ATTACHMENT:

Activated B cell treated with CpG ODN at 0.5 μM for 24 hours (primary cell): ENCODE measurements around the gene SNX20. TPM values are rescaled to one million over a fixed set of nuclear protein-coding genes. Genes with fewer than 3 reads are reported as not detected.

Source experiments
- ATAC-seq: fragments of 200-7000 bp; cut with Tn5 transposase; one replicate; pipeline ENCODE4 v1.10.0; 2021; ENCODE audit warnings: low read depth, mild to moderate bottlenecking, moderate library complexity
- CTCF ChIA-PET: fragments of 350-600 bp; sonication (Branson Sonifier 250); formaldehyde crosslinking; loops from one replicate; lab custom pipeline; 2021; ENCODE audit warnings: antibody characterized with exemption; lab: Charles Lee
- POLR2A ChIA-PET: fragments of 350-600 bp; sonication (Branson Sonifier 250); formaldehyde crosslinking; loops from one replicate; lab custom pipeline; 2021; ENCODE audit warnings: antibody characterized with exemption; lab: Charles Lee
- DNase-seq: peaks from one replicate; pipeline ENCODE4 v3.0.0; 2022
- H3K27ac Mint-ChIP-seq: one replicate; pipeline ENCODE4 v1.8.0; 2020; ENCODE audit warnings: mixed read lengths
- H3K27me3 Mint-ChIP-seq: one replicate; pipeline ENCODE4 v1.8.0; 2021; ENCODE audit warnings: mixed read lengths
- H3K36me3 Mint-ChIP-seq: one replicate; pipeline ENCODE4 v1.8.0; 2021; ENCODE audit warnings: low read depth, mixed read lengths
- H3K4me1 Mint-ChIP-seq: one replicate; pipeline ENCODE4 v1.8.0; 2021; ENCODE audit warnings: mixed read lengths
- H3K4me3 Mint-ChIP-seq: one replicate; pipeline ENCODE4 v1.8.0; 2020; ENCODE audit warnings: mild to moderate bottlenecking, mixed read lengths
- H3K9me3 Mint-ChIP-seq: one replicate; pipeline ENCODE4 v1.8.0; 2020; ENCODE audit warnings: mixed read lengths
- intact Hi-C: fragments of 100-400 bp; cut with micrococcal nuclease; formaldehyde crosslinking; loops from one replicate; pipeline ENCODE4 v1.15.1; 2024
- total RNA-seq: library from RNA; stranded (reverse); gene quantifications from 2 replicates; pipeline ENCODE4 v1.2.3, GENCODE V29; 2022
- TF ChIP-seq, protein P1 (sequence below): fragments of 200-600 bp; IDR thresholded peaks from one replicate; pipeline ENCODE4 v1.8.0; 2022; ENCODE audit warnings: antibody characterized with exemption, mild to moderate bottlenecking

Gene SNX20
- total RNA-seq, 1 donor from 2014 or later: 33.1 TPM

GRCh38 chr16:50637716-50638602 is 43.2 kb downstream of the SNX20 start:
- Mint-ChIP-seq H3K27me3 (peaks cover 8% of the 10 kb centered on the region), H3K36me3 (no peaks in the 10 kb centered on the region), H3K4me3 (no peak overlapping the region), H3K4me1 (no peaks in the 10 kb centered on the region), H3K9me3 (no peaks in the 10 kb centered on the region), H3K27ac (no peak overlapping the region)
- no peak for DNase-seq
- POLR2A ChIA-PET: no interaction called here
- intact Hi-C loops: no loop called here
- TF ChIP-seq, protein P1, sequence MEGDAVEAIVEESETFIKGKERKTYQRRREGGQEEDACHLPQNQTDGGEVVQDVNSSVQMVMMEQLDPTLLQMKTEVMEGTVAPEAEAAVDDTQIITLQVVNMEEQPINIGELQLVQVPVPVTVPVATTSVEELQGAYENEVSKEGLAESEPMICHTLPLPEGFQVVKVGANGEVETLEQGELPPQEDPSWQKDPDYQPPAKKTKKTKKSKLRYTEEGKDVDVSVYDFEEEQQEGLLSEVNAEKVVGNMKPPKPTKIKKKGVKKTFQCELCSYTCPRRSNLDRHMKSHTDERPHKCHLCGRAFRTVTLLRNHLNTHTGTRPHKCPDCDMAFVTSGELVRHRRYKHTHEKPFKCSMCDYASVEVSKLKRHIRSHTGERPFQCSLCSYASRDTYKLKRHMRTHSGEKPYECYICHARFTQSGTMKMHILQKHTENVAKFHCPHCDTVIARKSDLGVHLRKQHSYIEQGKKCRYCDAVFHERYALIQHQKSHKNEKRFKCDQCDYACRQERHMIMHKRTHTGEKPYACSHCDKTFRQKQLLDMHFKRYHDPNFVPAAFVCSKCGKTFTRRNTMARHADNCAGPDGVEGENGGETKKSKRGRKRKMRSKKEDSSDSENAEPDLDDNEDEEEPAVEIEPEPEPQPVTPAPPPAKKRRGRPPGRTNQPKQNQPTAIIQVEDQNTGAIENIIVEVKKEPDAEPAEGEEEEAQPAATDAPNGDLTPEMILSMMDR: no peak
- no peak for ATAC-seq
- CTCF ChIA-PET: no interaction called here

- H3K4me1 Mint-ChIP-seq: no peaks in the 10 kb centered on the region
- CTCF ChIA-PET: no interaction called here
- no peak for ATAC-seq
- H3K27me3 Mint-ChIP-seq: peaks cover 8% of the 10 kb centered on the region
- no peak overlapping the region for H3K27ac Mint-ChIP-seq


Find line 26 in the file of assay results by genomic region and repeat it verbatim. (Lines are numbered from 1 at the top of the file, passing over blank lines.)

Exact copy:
- H3K4me1 Mint-ChIP-seq: no peaks in the 10 kb centered on the region